Supporters of Congo’s president-elect celebrated an unlikely win on Thursday, but the runner-up denounced a fix and France, Belgium and the Catholic Church all cast doubt on the results.
A chaotic vote in the vast and volatile nation of 80 million people has raised fears of renewed violence, and at least two people were killed in clashes at one town in the west.
But most parts of the country were calm.
The electoral commission (CENI) announced around 3 a.m. (0200 GMT) that opposition leader Felix Tshisekedi, 55, had won the Dec. 30 vote, edging out another opposition candidate, businessman Martin Fayulu.
Fayulu called the results an “electoral coup” engineered by outgoing President Joseph Kabila to deny him the presidency.
France said the outcome was at odds with tallies provided by observers from the Catholic Church. These showed Fayulu winning, according to three diplomats briefed on the findings.
Tshisekedi’s spokesman, Vidiye Tshimanga, later said Kabila and Tshisekedi had not met personally since the election but that their representatives had convened several times.
Supporters of Martin Fayulu, the opposition candidate who had a healthy pre-election poll lead, have voiced suspicions Kabila may be looking to negotiate a power-sharing agreement with Tshisekedi if his preferred candidate, Shadary, loses.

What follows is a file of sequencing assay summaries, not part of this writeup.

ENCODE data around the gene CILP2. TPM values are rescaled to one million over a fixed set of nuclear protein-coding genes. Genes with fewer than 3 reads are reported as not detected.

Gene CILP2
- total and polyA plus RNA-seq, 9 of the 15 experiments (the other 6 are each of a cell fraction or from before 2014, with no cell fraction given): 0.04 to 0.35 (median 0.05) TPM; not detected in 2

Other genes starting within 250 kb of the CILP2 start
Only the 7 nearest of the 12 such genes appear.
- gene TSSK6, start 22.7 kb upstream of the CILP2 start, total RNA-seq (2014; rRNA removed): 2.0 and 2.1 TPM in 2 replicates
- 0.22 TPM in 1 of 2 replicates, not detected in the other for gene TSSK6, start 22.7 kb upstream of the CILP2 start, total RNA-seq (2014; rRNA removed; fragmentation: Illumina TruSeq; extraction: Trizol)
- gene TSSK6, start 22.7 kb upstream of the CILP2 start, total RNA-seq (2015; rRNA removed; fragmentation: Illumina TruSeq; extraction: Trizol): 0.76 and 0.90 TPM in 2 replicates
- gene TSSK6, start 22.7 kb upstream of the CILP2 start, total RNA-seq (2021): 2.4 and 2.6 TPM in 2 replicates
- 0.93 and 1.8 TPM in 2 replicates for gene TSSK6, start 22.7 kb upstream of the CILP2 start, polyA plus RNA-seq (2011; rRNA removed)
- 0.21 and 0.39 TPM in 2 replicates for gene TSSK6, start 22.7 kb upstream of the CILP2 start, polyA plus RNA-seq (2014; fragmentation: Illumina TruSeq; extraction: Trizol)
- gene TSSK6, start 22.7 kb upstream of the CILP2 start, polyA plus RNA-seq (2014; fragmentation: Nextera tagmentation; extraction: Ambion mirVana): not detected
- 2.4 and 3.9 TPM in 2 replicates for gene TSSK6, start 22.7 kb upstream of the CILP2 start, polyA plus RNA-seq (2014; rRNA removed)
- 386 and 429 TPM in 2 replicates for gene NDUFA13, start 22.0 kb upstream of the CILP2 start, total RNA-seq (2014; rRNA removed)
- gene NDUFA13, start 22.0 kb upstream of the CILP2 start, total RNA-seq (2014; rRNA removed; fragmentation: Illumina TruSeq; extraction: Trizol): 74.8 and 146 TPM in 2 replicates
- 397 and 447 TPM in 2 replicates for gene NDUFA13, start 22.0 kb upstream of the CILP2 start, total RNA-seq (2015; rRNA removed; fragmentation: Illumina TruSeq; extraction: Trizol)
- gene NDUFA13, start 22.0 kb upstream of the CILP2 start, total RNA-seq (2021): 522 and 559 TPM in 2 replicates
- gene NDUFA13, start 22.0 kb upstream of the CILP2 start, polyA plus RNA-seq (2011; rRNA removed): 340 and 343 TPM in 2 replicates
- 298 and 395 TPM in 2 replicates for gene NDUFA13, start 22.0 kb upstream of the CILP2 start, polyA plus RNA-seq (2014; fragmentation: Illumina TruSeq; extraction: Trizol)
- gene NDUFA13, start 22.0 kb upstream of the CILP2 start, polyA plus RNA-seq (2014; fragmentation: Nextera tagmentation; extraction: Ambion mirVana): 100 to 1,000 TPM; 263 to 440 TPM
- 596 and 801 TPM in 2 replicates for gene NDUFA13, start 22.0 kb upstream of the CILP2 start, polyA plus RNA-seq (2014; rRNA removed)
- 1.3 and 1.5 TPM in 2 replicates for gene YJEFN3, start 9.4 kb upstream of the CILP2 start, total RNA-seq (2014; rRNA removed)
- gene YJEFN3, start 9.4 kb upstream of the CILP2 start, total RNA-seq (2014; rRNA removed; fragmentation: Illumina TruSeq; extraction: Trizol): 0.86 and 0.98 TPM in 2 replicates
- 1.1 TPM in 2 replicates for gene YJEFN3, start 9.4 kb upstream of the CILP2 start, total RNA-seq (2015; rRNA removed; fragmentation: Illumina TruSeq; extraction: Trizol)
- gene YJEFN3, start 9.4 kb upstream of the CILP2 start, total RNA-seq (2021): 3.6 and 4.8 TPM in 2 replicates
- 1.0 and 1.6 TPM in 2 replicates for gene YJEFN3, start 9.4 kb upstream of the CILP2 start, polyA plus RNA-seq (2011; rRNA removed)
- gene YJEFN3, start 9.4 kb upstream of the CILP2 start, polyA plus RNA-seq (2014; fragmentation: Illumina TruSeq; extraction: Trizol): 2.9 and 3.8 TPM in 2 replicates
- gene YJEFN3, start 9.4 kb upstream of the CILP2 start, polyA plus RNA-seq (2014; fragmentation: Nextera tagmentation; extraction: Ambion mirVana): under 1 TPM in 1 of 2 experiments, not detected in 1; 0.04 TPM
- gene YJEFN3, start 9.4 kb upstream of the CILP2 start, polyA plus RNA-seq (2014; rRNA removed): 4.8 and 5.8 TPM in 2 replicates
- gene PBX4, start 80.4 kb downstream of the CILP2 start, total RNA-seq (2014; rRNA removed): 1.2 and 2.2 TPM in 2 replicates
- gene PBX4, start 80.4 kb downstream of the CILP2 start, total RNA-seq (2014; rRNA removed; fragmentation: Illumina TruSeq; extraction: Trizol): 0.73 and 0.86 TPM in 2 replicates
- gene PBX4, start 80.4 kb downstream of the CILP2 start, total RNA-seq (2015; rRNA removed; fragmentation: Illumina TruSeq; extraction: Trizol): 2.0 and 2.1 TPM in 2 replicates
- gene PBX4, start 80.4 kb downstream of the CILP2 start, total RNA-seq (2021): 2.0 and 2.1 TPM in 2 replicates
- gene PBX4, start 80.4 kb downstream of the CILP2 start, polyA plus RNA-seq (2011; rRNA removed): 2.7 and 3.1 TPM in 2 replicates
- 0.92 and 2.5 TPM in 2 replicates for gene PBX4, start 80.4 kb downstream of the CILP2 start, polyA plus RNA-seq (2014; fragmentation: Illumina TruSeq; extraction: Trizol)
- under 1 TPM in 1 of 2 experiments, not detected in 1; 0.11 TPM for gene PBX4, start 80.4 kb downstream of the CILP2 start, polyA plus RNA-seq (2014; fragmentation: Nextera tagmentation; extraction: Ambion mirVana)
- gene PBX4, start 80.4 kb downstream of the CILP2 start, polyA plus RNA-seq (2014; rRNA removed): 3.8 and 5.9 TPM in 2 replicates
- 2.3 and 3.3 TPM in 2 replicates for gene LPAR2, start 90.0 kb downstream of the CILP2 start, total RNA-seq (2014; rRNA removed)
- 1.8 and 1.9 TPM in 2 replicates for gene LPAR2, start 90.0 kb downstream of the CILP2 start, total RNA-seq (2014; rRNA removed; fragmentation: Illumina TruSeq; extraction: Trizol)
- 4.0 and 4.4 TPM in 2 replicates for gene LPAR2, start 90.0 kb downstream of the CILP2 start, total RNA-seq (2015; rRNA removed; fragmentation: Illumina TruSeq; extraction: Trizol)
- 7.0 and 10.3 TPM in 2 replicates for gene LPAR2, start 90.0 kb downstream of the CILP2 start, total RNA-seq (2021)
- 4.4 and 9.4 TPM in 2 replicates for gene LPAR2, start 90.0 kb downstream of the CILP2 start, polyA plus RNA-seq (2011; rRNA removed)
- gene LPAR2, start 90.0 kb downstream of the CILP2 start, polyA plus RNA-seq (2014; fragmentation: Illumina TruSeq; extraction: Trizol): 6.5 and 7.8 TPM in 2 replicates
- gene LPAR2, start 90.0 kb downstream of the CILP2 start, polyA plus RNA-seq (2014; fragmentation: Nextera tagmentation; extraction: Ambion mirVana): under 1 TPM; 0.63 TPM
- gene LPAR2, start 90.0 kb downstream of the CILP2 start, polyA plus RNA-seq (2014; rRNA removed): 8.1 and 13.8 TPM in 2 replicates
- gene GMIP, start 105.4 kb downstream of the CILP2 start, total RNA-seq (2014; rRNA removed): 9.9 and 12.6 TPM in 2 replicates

Barnabe Kikaya Bin Karubi, a spokesman for Shadary and one of Kabila’s senior advisers, denied there had been contacts with Tshisekedi or his representatives.
Kabila is due to step down this month after 18 years in power. His refusal to go when his mandate expired in 2016 sparked protests in which security forces killed dozens of people.
Delays, storms mar start to Congo’s presidential vote
Voting in Democratic Republic of Congo’s long-anticipated presidential election got off to a shaky start on Sunday due to torrential rain in the capital, long delays at some polling stations and broken-down machines.
Voters in three Congolese cities known as opposition strongholds will be excluded from presidential elections on security and health grounds, officials said, in a move that looks certain to inflame political tensions before Sunday’s ballot.
After meeting at UN headquarters in New York, the UN Security Council and the African Union’s Peace and Security Council said in a joint statement that the December 23 elections “must lead to a peaceful and democratic transfer of power, in accordance with the constitution.”
Hours earlier, President Joseph Kabila delivered a state of the union address in which he vowed to “unequivocally respect the constitution” but did not clearly state that he would not seek re-election.